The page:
(c) This theory, therefore, if true, only supplements the doctrine of original, absolute, immediate creation, with another doctrine of mediate and derivative creation, or the development of the materials and forces originated at the beginning. This development however, cannot proceed to any valuable end without guidance of the same intelligence, which initiated it. The Scriptures, although they do not sanction the doctrine of spontaneous generation, do recognize processes of development as supplementing the divine fiat which first called the elements into being.

There is such a thing as free will, and free will does not, like the deterministic will, run in a groove. If there be free will in man, then much more is there free will in God and God?s will does not run in a groove. God is not bound by law or to law. Wisdom does not imply monotony or uniformity. God can do a thing once that is never done again. Circumstances are never twice alike. Here is the basis not only of creation, but also of new creation, including miracle, incarnation, resurrection, regeneration and redemption. Though will both in God and in man is for the most part automatic and acts according to law, yet the power of new beginnings, of creative action, resides in will, wherever it is free, and this free will chiefly makes God to be God and man to be man. Without it life would be hardly worth the living, for it would be only the life of the brute. All schemes of evolution, which ignore this freedom of God, are pantheistic in their tendencies for they practically deny both God?s transcendence and his personality.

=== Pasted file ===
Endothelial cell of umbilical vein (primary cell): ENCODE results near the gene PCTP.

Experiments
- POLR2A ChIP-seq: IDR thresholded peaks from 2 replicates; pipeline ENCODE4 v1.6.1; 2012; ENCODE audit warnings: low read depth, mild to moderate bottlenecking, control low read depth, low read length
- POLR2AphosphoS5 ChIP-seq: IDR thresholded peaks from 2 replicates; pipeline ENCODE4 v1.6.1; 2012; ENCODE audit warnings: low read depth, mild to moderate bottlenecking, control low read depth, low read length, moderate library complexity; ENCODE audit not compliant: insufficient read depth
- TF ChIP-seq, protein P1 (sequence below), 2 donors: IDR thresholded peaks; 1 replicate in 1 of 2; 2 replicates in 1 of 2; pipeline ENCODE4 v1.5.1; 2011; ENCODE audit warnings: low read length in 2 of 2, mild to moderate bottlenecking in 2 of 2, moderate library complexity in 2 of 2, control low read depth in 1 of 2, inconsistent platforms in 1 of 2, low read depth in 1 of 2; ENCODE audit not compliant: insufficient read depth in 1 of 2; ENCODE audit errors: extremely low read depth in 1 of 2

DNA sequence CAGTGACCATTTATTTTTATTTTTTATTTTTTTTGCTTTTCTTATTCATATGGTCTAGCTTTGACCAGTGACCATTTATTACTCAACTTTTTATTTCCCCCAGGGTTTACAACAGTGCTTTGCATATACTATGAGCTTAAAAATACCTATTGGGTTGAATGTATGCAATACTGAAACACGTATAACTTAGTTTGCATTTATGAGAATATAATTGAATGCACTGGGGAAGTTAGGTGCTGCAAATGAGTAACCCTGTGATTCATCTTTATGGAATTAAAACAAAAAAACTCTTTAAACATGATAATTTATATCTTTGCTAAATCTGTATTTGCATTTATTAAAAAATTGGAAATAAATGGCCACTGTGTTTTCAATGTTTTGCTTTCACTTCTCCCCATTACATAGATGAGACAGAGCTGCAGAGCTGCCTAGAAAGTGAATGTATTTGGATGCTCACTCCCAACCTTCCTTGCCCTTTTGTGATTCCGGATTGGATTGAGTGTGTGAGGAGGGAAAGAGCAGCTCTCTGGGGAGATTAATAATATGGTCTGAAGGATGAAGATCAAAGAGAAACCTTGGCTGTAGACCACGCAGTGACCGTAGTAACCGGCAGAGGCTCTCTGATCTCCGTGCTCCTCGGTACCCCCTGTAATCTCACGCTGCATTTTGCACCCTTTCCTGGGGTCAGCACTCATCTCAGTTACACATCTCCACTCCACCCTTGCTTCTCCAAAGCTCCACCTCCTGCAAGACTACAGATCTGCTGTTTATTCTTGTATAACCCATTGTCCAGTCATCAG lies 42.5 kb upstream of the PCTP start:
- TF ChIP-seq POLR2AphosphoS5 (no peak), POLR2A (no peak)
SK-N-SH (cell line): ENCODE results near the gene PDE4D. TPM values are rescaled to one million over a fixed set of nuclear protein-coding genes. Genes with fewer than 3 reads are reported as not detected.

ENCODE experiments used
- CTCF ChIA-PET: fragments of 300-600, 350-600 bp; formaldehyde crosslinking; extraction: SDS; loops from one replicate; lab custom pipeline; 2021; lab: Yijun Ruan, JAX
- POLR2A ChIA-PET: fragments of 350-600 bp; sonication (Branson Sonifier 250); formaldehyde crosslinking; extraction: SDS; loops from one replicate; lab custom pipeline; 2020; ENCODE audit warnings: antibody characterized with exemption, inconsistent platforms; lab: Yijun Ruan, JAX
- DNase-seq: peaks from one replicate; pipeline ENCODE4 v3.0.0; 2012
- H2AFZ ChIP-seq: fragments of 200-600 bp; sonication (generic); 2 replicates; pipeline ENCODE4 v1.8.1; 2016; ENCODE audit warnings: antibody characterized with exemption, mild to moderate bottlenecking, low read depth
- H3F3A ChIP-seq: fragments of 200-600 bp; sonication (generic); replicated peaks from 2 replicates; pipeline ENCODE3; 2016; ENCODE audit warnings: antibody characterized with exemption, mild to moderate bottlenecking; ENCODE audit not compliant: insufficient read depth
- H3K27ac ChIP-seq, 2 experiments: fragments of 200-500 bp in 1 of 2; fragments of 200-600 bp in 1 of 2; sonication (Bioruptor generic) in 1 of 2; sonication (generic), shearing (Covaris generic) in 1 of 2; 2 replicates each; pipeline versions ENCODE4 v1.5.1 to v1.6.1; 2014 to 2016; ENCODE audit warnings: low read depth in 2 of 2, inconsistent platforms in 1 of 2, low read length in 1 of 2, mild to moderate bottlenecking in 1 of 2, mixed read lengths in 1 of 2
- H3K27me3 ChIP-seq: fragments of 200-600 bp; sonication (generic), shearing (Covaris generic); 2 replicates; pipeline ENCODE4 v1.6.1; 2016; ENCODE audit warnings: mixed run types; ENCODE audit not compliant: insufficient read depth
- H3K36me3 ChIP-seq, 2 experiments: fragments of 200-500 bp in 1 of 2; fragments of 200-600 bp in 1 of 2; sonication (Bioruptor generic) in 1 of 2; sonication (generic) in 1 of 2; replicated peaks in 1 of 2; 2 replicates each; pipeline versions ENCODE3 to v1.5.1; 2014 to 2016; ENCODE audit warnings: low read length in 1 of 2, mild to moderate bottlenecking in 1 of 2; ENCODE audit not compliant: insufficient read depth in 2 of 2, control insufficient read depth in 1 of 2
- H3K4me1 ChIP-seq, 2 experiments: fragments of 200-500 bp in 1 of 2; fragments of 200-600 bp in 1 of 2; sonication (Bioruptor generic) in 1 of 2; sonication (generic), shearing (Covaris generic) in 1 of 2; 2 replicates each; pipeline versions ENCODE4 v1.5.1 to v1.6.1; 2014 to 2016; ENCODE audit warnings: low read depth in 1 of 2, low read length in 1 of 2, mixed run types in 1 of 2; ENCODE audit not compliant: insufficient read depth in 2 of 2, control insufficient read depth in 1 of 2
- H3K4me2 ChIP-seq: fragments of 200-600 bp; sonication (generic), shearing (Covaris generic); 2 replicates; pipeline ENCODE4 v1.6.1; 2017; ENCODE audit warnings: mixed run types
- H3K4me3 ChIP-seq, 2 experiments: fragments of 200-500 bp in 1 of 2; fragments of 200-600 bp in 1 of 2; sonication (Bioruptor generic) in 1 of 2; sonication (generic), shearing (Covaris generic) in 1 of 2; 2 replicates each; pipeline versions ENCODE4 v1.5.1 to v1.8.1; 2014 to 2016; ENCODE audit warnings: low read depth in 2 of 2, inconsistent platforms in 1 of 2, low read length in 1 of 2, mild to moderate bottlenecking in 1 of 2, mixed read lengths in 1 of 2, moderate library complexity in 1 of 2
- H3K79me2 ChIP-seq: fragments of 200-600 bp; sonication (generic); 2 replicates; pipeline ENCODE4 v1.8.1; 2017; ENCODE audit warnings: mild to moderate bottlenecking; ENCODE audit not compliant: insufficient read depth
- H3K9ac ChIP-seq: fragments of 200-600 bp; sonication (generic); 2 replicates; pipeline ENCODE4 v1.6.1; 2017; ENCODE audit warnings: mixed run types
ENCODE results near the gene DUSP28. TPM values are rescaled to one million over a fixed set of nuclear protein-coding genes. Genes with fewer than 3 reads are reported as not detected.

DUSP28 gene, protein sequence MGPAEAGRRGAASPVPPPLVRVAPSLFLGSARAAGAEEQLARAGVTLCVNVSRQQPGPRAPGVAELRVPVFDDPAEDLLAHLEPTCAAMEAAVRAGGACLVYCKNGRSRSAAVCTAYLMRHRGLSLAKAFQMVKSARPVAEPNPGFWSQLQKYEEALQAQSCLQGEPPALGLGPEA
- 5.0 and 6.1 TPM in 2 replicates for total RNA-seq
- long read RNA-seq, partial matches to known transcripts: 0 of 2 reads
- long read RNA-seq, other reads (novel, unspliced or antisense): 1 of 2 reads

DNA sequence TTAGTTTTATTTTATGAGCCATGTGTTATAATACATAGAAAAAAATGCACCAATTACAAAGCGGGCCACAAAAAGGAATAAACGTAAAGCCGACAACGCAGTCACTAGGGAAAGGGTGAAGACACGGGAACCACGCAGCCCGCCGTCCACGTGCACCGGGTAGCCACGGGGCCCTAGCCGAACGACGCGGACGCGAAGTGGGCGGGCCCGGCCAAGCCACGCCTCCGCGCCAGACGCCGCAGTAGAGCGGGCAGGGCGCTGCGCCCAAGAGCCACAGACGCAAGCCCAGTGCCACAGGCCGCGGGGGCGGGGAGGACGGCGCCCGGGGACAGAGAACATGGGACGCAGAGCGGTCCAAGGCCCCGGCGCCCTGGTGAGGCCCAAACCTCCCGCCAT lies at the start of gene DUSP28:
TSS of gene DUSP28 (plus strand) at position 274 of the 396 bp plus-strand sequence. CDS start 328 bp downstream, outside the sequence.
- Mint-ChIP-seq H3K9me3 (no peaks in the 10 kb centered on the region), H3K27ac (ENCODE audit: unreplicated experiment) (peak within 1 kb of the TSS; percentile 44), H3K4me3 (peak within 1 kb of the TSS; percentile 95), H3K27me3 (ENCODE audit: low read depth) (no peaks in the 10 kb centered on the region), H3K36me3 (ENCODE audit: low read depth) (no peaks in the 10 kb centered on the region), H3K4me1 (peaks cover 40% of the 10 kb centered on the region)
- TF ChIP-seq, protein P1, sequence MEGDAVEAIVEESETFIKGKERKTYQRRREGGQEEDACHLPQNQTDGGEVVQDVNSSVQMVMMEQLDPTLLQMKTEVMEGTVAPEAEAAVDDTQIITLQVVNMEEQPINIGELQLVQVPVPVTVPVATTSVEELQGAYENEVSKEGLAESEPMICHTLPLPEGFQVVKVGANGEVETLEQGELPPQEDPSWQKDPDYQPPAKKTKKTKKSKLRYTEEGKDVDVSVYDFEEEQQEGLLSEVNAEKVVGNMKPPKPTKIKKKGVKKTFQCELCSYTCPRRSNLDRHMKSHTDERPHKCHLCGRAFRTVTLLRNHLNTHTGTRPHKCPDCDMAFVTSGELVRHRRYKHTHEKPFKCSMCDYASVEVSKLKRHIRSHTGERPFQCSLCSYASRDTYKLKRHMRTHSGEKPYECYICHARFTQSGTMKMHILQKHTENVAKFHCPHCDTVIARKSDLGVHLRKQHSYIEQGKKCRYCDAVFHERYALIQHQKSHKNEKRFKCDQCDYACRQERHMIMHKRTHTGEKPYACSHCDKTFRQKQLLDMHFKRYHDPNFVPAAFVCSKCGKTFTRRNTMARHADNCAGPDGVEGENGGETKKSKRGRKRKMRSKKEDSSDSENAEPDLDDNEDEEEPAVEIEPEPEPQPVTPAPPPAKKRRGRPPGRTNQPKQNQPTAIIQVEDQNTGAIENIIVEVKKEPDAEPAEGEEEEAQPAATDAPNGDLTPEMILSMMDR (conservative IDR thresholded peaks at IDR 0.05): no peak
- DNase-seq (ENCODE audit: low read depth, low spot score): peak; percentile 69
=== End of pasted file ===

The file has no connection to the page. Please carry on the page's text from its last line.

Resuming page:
Leibnitz declined to accept the Newtonian theory of gravitation because it seemed to him to substitute natural forces for God. In our own day many still refuse to accept the Darwinian theory of evolution because it seems to them to substitute natural forces for God; see John Fiske, Idea of God, 97-102. But law is only a method; it presupposes a lawgiver and requires an agent. Gravitation and evolution are but the habitual operations of God. If spontaneous generation should be proved true, it would be only God?s way of originating life. E. G. Robinson, Christian Theology, 91 ? Spontaneous generation does not preclude the idea or a creative will working by ?natural law and secondary causes? Of beginnings of life physical science knows nothing? Of the processes of nature science is competent to speak and against its teachings respecting these there is no need that theology should set itself in hostility. Even if man were derived from the lower animals, it would not prove that God did not create and order the forces employed. It may be that God bestowed upon animal life a plastic power.?

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